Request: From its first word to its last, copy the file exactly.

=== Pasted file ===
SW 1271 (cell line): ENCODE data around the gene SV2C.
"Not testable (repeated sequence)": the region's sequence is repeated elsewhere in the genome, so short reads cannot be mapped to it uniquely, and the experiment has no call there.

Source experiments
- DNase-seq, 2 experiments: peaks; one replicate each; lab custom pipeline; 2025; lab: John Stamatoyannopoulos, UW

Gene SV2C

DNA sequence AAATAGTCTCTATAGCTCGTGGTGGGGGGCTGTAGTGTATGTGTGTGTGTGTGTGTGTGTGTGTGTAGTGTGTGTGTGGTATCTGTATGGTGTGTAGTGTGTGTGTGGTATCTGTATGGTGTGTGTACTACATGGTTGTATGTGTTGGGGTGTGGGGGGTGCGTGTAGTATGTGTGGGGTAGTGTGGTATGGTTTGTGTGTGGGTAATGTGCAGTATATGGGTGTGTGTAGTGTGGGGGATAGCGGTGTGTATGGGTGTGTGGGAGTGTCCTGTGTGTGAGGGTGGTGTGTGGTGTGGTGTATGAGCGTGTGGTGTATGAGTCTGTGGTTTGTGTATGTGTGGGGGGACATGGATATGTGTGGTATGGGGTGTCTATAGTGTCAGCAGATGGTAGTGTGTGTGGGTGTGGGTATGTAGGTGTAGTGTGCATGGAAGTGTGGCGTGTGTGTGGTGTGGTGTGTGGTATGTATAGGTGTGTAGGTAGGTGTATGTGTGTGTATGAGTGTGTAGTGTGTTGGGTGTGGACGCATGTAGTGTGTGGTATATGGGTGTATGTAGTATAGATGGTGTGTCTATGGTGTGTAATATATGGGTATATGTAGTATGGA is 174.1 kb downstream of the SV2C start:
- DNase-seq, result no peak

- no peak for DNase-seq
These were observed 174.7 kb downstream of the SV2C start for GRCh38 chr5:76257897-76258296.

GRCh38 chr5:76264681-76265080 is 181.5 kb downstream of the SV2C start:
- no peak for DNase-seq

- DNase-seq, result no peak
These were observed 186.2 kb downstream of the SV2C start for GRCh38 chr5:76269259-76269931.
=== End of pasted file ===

SW 1271 (cell line): ENCODE data around the gene SV2C.
"Not testable (repeated sequence)": the region's sequence is repeated elsewhere in the genome, so short reads cannot be mapped to it uniquely, and the experiment has no call there.

Source experiments
- DNase-seq, 2 experiments: peaks; one replicate each; lab custom pipeline; 2025; lab: John Stamatoyannopoulos, UW

Gene SV2C

DNA sequence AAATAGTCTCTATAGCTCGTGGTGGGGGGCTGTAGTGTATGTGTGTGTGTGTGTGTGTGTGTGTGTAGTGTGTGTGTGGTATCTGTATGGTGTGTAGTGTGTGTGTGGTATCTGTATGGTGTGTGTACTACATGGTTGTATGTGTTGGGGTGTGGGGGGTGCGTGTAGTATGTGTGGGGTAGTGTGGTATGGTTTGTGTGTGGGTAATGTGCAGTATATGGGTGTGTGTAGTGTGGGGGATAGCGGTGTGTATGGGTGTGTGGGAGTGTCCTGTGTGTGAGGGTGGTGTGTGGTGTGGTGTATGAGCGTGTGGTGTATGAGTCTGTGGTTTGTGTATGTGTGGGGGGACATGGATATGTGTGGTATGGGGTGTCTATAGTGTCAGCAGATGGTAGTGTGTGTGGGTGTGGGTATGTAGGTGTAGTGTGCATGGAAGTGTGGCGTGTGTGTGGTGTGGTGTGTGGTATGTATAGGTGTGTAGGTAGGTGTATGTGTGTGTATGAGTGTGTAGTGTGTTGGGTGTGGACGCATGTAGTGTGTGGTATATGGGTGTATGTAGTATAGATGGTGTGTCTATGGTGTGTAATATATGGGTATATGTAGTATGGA is 174.1 kb downstream of the SV2C start:
- DNase-seq, result no peak

- no peak for DNase-seq
These were observed 174.7 kb downstream of the SV2C start for GRCh38 chr5:76257897-76258296.

GRCh38 chr5:76264681-76265080 is 181.5 kb downstream of the SV2C start:
- no peak for DNase-seq

- DNase-seq, result no peak
These were observed 186.2 kb downstream of the SV2C start for GRCh38 chr5:76269259-76269931.